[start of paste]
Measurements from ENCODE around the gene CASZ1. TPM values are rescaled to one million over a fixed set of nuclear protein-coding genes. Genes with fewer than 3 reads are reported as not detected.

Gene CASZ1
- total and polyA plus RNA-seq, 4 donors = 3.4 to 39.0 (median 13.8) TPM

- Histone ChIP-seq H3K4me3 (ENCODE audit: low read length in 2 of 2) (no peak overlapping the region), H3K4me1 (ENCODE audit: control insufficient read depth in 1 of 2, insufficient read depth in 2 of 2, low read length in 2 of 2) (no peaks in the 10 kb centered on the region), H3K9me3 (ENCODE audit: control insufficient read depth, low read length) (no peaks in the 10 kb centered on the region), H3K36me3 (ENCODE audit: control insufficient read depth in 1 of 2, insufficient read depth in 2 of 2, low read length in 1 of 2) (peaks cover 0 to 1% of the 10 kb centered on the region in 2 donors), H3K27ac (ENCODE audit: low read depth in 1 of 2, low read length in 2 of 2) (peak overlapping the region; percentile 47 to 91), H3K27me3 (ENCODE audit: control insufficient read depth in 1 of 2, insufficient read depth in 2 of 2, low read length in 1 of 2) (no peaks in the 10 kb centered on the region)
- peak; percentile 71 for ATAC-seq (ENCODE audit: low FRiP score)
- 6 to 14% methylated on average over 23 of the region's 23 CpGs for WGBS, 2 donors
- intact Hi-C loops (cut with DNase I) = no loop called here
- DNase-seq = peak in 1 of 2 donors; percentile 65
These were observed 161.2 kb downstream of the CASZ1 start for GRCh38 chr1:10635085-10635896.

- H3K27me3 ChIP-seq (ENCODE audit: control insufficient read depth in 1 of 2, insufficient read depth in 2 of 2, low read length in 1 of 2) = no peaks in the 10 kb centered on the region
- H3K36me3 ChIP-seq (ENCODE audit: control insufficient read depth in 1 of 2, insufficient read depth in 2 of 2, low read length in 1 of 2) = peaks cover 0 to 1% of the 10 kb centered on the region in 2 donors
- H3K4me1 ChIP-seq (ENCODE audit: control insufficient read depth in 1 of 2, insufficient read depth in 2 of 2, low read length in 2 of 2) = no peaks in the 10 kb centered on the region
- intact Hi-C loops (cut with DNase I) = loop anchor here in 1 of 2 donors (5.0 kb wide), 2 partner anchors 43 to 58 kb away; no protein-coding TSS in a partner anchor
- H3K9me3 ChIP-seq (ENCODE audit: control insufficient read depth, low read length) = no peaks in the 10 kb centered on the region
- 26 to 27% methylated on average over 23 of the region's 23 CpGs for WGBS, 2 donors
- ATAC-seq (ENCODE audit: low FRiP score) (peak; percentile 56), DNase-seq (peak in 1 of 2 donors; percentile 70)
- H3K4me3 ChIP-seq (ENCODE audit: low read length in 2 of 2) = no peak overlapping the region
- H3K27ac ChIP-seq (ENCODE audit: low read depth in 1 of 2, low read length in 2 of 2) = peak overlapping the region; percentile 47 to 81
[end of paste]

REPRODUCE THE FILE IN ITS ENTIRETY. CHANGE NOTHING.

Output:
Measurements from ENCODE around the gene CASZ1. TPM values are rescaled to one million over a fixed set of nuclear protein-coding genes. Genes with fewer than 3 reads are reported as not detected.

Gene CASZ1
- total and polyA plus RNA-seq, 4 donors = 3.4 to 39.0 (median 13.8) TPM

- Histone ChIP-seq H3K4me3 (ENCODE audit: low read length in 2 of 2) (no peak overlapping the region), H3K4me1 (ENCODE audit: control insufficient read depth in 1 of 2, insufficient read depth in 2 of 2, low read length in 2 of 2) (no peaks in the 10 kb centered on the region), H3K9me3 (ENCODE audit: control insufficient read depth, low read length) (no peaks in the 10 kb centered on the region), H3K36me3 (ENCODE audit: control insufficient read depth in 1 of 2, insufficient read depth in 2 of 2, low read length in 1 of 2) (peaks cover 0 to 1% of the 10 kb centered on the region in 2 donors), H3K27ac (ENCODE audit: low read depth in 1 of 2, low read length in 2 of 2) (peak overlapping the region; percentile 47 to 91), H3K27me3 (ENCODE audit: control insufficient read depth in 1 of 2, insufficient read depth in 2 of 2, low read length in 1 of 2) (no peaks in the 10 kb centered on the region)
- peak; percentile 71 for ATAC-seq (ENCODE audit: low FRiP score)
- 6 to 14% methylated on average over 23 of the region's 23 CpGs for WGBS, 2 donors
- intact Hi-C loops (cut with DNase I) = no loop called here
- DNase-seq = peak in 1 of 2 donors; percentile 65
These were observed 161.2 kb downstream of the CASZ1 start for GRCh38 chr1:10635085-10635896.

- H3K27me3 ChIP-seq (ENCODE audit: control insufficient read depth in 1 of 2, insufficient read depth in 2 of 2, low read length in 1 of 2) = no peaks in the 10 kb centered on the region
- H3K36me3 ChIP-seq (ENCODE audit: control insufficient read depth in 1 of 2, insufficient read depth in 2 of 2, low read length in 1 of 2) = peaks cover 0 to 1% of the 10 kb centered on the region in 2 donors
- H3K4me1 ChIP-seq (ENCODE audit: control insufficient read depth in 1 of 2, insufficient read depth in 2 of 2, low read length in 2 of 2) = no peaks in the 10 kb centered on the region
- intact Hi-C loops (cut with DNase I) = loop anchor here in 1 of 2 donors (5.0 kb wide), 2 partner anchors 43 to 58 kb away; no protein-coding TSS in a partner anchor
- H3K9me3 ChIP-seq (ENCODE audit: control insufficient read depth, low read length) = no peaks in the 10 kb centered on the region
- 26 to 27% methylated on average over 23 of the region's 23 CpGs for WGBS, 2 donors
- ATAC-seq (ENCODE audit: low FRiP score) (peak; percentile 56), DNase-seq (peak in 1 of 2 donors; percentile 70)
- H3K4me3 ChIP-seq (ENCODE audit: low read length in 2 of 2) = no peak overlapping the region
- H3K27ac ChIP-seq (ENCODE audit: low read depth in 1 of 2, low read length in 2 of 2) = peak overlapping the region; percentile 47 to 81